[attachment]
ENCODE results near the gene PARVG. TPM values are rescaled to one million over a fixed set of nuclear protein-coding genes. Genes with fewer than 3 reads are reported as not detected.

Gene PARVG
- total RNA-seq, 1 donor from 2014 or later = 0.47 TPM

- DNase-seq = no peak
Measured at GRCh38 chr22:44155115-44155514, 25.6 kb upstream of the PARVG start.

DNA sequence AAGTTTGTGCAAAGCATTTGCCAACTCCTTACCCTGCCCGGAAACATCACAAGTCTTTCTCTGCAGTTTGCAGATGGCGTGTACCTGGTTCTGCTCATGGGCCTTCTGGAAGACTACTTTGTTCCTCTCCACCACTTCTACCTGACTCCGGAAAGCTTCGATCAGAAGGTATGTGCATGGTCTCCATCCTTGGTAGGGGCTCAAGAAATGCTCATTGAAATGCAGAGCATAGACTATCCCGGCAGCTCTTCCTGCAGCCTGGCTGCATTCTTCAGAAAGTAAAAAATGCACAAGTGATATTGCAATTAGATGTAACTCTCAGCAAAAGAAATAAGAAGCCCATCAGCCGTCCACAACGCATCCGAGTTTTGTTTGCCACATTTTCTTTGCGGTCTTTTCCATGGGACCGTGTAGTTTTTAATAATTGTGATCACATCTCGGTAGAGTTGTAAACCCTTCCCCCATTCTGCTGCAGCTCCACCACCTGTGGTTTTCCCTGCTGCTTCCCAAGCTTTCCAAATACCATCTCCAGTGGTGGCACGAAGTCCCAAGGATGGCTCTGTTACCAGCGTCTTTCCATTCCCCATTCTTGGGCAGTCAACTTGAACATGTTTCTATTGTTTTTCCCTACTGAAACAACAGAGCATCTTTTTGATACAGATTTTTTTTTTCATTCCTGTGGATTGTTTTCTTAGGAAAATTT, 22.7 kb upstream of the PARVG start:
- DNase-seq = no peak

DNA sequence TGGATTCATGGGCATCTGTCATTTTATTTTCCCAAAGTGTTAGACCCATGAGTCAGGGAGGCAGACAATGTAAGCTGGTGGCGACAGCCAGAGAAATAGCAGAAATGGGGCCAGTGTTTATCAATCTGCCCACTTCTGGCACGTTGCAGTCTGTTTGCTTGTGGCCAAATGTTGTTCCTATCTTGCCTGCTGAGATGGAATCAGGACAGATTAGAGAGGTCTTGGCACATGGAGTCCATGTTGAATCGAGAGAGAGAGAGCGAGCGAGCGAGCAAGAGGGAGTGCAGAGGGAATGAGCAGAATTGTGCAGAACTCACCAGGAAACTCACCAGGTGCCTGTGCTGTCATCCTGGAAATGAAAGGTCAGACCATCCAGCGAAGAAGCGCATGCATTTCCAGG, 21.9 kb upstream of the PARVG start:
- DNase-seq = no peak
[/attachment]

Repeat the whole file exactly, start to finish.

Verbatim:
ENCODE results near the gene PARVG. TPM values are rescaled to one million over a fixed set of nuclear protein-coding genes. Genes with fewer than 3 reads are reported as not detected.

Gene PARVG
- total RNA-seq, 1 donor from 2014 or later = 0.47 TPM

- DNase-seq = no peak
Measured at GRCh38 chr22:44155115-44155514, 25.6 kb upstream of the PARVG start.

DNA sequence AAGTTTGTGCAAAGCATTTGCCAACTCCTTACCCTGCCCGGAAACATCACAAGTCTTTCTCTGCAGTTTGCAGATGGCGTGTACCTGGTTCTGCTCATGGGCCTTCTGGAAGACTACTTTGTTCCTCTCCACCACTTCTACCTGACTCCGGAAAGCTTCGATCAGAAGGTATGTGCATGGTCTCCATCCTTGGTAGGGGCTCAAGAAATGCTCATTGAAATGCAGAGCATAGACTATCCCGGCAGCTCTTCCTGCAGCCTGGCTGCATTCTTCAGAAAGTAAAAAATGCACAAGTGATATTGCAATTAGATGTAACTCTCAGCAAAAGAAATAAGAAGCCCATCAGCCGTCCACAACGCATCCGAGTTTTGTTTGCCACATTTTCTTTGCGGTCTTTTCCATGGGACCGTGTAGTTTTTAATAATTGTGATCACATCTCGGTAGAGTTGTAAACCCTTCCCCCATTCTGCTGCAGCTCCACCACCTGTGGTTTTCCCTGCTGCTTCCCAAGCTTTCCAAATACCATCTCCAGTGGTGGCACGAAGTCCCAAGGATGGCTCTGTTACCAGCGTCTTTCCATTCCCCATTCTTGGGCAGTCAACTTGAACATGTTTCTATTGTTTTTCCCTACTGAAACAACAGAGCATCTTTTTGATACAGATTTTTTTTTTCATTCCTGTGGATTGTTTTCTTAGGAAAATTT, 22.7 kb upstream of the PARVG start:
- DNase-seq = no peak

DNA sequence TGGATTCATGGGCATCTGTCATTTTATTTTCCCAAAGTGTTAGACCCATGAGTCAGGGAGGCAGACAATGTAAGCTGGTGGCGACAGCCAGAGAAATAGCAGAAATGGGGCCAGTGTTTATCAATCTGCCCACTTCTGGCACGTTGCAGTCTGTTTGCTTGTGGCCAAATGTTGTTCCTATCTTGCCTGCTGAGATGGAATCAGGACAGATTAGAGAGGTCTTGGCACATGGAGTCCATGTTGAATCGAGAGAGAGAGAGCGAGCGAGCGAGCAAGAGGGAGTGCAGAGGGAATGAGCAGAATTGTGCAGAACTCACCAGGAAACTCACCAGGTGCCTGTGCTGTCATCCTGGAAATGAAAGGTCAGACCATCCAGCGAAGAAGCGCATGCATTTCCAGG, 21.9 kb upstream of the PARVG start:
- DNase-seq = no peak